For years now, those in the business of measuring and evaluating the effectiveness of the church in our culture have been telling us that we have entered a post-denominational age, when the lines between the various groups of brand-name Christians have blurred, when Christian identity as a Lutheran, Baptist, Methodist or Pentecostal carries less meaning than it once did and when things that used to easily distinguish one group of Christians from another no longer do. 

I grew up in a small town in Arizona, where the majority of the population didn’t attend or even identify with a church at all, and where the majority of those that did were Mormon.  Evangelical churches were few, far between, and small.  As a result of being encouraged by my Sunday School teachers, pastor and parents to have my most meaningful friendships with other Christians, my closest friends were kids who went to other churches.  Among my best friends in late elementary, junior high and high school were several PK’s, including the Assembly of God church and the Church of Christ. 

When I was in the fifth grade, as a result of a friendship, I went to VBS at the Church of Christ.  In some ways it was a lot like the VBS at my church, right down to the red koolaide and chocolate chip cookies served for “refreshments.” by elderly women who worked in the kitchen.  But I noticed there were some differences.  They didn’t have a piano, or a musical instrument of any kind.  Sometimes at my church, we didn’t have a pianist or an organist, and our music leader had to play his guitar, but these poor folks didn’t even do that.  Then, on Friday, when the pastor came and gave his “evangelistic message,” he made it clear that if we went to another kind of church, and it didn’t matter what kind it was, we were not part of the true Church of Christ and thus, were not saved.  I wasn’t saved at the time, but I was troubled by the fact that he didn’t think Baptists were Christians.  That, I did not believe and could not accept.

Another good friend of mine was the son of the pastor of the Assembly of God church.  They were pretty much the same in most ways as well, and I was more comfortable there than in the Church of Christ.  We went to VBS in the summer, on Wednesday nights we went to RA’s at my church and on Thursdays we went to Royal Rangers at his church.  At the time, my church had a pastor who preached in the “hellfire and brimstone” style, but I noticed that in the Assembly of God, everyone prayed out loud at the same time, and it was a long prayer that got pretty loud before it was through.  They raised their hands and clapped during the singing, and I was always amazed at the fact that there were several people who responded to the altar call, and that people either spouted gibberish or passed out.  That’s where I learned that I wasn’t a “full gospel” Christian as a Baptist because in our church, we didn’t believe in the baptism of the Holy Ghost.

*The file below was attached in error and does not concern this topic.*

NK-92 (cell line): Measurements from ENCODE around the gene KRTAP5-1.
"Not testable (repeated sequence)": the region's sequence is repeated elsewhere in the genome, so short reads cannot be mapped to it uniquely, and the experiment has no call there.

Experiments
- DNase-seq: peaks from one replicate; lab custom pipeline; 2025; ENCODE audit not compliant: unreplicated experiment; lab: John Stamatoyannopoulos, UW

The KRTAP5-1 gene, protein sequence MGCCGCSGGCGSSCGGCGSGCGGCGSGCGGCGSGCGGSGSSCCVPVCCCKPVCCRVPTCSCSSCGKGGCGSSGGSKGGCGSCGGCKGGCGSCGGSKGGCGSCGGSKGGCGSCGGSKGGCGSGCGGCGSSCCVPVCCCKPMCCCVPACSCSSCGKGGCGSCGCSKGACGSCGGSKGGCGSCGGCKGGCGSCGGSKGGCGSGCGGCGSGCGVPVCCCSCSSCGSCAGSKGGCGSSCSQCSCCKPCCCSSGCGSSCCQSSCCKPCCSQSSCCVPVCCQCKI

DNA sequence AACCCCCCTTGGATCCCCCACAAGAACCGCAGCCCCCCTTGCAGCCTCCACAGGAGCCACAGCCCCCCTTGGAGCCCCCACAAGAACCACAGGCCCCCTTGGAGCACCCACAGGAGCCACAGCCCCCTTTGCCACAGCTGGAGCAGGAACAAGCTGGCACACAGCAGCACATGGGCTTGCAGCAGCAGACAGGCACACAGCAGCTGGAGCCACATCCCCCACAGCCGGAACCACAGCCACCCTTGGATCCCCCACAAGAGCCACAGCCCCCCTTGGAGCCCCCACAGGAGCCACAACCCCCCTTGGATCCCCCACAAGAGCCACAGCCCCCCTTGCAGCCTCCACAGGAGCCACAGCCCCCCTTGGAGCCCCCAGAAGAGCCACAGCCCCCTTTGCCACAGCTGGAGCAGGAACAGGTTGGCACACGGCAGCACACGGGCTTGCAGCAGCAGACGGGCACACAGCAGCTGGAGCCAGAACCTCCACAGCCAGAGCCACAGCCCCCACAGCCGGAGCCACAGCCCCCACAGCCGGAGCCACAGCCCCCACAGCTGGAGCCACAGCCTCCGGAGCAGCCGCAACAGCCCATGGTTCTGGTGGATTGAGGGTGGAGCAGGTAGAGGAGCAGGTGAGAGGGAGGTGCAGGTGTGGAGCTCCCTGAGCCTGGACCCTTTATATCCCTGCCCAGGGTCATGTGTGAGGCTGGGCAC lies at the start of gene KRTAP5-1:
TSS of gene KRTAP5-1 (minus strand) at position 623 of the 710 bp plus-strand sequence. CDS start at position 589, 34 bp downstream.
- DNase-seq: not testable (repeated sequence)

But even in my own church, I often heard why we were better than other denominations and churches, because we were “closer” in our beliefs to what the Bible said than they were.  And we had some members who were not bashful about disclosing that fact to other Christians.  Each of those other churches made the same claim, that their practices were closest to the correct interpretation of the scripture.

Is that what God wanted me to know?  Are those distinctives, and the divisiveness that they cause, something that Jesus wants from his church? 

The New Testament is pretty clear when it comes to the subject of unity in the local church.  And in underlining the importance of harmony and unity in the body, I think it is also pretty clear about unity between Christians in different local bodies of Christ.  There is one distinctive doctrine around which New Testament writers agree and insist that should unify the church, and that is the nature of Jesus Christ.  John drives that point home very clearly in his gospel, chapter 14:6, and in his first epistle, 4:1-3 and 5:1-2.  That’s the distinctive of the Christian faith, belief in Jesus as the fully divine, fully human Son of God whose purpose is to redeem humankind.  We are to separate ourselves from any other belief, and unite around that one.